When to pick blackberries: it’s time to crumble!

Lorienne Whittle, 09/08/2019

Have you picked your first blackberry of the year yet? Maybe even had enough for a crumble? Nature’s Calendar has had records of bramble first ripe fruit submitted throughout July. We take a look at the records over the last 10 years to see whether your autumn crumble may become a thing of the past.

Other July highlights include ripe rowan berries and an abundance of butterflies spotted on buddleias. Your photos are included in this monthly roundup of Nature’s Calendar news.

It’s time to crumble: blackberries are ripe to record (and eat!)

Nature’s Calendar records both first ripe fruit and amount of fruit for brambles. Of course the fruit are better known to many of us as blackberries, a well loved and tasty hedgerow treat. Looking back over the last ten years of Nature’s Calendar data, the average date for blackberries to be recorded as first ripe has varied considerably:

2018: 29 July

2017: 31 July

2016: 11 August

2015: 11 August

2014: 3 August

2013: 18 August

2012: 19 August

2011: 1 August

2010: 9 August

2009: 5 August

We have had over 60 records of first ripe bramble fruit submitted to Nature’s Calendar so far this season and expect many more in the coming weeks.

Will blackberry crumble become a summer pudding?

Blackberries ripen from July to mid-September, but for the last two years the average date for the records submitted to Nature’s Calendar has been in July. Local weather conditions are still hugely important, but it could be that blackberries are ripening earlier, in response to our changing climate. Nature’s Calendar allows us to track and analyse such trends. The more data we get the more reliable the results are. If you haven’t recorded a ripe bramble fruit yet, and regularly pass a bramble shrub, keep an eye out for that distinctive change of colour that indicates when the blackberry is perfectly ripe to record (and eat!).

Ripe blackberries tantalisingly out of reach (Photo: Emma Harries)

Green, red, black... and eat! (Photo: Jill Mews)

Reaching out to pick the first ripe blackberry (Photo: Lorienne Whittle)

If you haven’t got time to nip down to your favourite bramble patch to check the progress of the berries near you, take a look at our map. It updates as soon as records are submitted to Nature’s Calendar, so it will give you an idea of how ready blackberries are across the UK. 

As well as being free food and fun to pick, blackberries have a array of health benefits. They contain vitamins C and K as well as manganese and fibre. From cobblers to crumbles, flapjacks and muffins, our Nature Detectives webpage has some great blackberry recipes if you find a bumper crop. If you’re looking for wild ways to entertain the kids during the summer holidays then make the most of early crops by squashing the over ripe berries to make an excellent blackberry paint!

Lots of animals also like to feast on blackberries: badgers, foxes, dormice and many birds including finches, thrushes, blackcaps and crows. So when you’re out picking remember to leave plenty for wildlife too. You might spot when the animals consider blackberries to be ripe if you see the resulting purple droppings. The animals’ role is to disperse the bramble seeds, ensuring more brambles and hence food in the future too.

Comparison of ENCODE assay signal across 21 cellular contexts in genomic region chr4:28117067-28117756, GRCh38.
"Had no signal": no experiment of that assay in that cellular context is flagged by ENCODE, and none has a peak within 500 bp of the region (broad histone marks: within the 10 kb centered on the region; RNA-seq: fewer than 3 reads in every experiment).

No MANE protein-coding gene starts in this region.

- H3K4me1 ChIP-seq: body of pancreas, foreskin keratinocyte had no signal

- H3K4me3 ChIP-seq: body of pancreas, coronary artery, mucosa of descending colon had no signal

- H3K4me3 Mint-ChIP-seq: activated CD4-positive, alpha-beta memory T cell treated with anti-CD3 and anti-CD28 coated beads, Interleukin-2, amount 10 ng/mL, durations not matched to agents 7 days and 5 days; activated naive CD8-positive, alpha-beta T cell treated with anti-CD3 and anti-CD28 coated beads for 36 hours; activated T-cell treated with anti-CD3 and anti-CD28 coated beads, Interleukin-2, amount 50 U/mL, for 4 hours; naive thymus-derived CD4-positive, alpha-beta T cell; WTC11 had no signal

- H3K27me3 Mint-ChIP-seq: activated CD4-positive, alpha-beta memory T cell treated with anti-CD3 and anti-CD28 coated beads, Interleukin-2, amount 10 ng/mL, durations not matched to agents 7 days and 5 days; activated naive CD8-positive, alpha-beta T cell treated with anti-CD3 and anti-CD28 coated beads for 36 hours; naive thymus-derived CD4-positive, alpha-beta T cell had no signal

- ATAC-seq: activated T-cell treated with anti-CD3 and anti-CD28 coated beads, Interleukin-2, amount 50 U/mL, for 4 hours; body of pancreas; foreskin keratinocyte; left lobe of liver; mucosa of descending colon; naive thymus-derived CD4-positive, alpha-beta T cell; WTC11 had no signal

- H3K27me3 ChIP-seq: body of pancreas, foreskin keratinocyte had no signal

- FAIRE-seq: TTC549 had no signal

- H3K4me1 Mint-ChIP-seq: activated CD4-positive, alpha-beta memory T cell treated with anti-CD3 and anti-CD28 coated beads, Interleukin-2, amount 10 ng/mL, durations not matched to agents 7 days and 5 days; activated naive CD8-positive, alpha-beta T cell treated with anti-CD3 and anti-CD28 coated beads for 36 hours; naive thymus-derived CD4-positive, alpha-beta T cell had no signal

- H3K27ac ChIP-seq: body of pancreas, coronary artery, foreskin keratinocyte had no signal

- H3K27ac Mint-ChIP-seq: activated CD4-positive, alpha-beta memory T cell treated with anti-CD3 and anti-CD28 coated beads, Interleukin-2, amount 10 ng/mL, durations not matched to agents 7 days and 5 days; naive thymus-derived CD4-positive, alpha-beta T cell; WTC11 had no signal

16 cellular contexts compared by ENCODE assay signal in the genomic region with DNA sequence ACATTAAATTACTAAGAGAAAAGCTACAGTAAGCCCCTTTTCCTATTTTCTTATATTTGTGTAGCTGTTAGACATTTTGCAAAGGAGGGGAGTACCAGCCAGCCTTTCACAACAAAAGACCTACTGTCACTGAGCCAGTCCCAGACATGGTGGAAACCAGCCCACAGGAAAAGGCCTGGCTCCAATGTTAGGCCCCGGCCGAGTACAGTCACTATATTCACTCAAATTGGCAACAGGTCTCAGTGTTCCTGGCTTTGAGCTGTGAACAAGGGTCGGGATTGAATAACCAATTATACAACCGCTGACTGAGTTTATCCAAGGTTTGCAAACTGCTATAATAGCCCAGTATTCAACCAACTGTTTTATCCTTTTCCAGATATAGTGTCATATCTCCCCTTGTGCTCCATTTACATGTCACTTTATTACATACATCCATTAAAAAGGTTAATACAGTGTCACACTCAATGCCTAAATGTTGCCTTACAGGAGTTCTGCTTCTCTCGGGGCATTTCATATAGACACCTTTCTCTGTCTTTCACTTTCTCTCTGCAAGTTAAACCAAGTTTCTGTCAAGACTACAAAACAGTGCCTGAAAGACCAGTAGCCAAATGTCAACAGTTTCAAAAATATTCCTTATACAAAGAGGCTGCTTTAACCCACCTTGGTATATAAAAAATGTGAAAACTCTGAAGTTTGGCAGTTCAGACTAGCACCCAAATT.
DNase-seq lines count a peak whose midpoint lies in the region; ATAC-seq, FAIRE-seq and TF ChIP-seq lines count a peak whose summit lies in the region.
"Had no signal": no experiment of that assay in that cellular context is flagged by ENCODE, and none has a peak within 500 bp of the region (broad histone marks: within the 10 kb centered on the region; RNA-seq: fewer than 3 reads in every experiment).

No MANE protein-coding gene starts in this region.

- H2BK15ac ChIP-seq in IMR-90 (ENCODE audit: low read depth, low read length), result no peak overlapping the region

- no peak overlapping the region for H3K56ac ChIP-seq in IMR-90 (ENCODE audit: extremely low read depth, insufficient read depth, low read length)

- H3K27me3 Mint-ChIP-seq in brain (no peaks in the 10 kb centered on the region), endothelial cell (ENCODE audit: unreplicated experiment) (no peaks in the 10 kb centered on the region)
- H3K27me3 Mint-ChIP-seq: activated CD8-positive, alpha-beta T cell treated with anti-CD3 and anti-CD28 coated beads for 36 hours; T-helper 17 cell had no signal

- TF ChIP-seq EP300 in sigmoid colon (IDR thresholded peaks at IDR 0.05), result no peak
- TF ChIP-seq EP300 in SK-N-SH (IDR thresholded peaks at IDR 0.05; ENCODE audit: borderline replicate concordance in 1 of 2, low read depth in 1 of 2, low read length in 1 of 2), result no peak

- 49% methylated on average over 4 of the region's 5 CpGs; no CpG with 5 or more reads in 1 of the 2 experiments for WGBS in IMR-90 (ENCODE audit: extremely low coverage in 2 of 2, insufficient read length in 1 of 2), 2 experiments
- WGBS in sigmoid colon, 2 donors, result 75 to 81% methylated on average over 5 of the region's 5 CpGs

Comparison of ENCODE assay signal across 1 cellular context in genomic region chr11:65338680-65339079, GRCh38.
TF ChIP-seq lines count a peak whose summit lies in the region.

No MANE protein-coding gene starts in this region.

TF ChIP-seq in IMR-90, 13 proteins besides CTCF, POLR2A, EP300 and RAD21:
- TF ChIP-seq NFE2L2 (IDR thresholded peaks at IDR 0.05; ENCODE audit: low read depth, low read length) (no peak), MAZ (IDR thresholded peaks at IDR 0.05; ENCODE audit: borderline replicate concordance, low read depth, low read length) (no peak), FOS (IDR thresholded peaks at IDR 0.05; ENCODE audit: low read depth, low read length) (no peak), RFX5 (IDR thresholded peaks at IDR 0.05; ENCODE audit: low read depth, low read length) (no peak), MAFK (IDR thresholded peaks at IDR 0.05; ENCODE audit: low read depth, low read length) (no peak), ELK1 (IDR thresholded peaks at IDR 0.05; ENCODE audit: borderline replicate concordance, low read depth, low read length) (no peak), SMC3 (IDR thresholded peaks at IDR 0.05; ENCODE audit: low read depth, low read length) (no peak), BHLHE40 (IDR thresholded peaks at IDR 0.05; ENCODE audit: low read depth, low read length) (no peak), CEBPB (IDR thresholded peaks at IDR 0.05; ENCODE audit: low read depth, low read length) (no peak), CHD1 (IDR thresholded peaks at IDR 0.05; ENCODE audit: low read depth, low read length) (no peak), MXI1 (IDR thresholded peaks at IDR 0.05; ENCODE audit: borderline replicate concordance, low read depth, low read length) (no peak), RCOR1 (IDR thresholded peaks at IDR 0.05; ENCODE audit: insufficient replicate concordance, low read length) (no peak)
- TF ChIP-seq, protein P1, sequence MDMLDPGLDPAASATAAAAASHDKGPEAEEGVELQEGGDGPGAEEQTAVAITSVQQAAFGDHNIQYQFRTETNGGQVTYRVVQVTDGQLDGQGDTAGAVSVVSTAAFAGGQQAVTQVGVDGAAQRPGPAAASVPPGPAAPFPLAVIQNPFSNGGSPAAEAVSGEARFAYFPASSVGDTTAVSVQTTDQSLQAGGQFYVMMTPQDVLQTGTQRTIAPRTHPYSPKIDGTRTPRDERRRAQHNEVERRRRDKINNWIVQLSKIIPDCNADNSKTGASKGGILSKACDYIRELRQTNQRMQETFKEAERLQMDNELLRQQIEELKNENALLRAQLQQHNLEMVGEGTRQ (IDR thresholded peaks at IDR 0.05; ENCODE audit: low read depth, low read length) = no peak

A very berry bounty

Other trees and shrubs have evolved to work in partnership with animals, producing berries as a way of getting their seeds dispersed far away from the parent plant. Rowan trees are an example, with wonderful bright red berries beginning to ripen at this time of year. The berries are a nutritious treat for birds such as red wings, fieldfares, thrushes, waxwings and blackbirds. The seeds cannot be digested however, and so come out the other end. In the meantime ripening rowans provide a feast for the eyes, as shown by some of the photos submitted last month.

First ripe fruit Berkshire (Photo: Michael Halliday)

First ripe fruit recorded in Wales (Photo: Ben Porter)

Amount of fruit Yorkshire (Photo: Victoria Heywood)

Over the last month we’ve also had first ripe records submitted for both elder and beech, so keep looking out for changes in these plants near you.

Elder berries ripen after exceptionally warm and wet weather (Photo: Judith Garforth)

First ripe beech nuts fall on a cricket field (Photo: Peter Gordon Smith)

The brilliance of buddleias

Buddleias are flowering around this time of year, supplying an important source of nectar for butterflies and other insects. Although an introduced species, this shrub spreads easily and can often be found on wasteground as well as parks and gardens. We’ve had a noticeable number of recorders commenting and adding photos of butterflies on buddleias. They are great for wildlife and make a great platform for butterfly spotting (and recording). Check out our blog for native species that are great for wildlife and suitable for most gardens.

Multiple species of butterflies can often be seen on one buddleia (Photo: Paula Atkinson)

A peacock butterfly on a buddleia (Photo: Caroline Brown)

A small tortoiseshell on the same buddleia (Photo: Caroline Brown)

Can you record the onset of autumn?

Whilst it was just last month I was writing about summer, over July there were definite signs of autumn arriving. As well as the first ripe berries and beech nuts mentioned above we’ve also had the first records of swifts leaving for warmer climes and a silver birch beginning to tint. Autumn is a wonderful time for trees in the UK and there’s plenty of time to choose a tree to watch through the changing seasons.

Check out our phenology calendar for the many species and their individual events that can be recorded on Nature’s Calendar.

 

 

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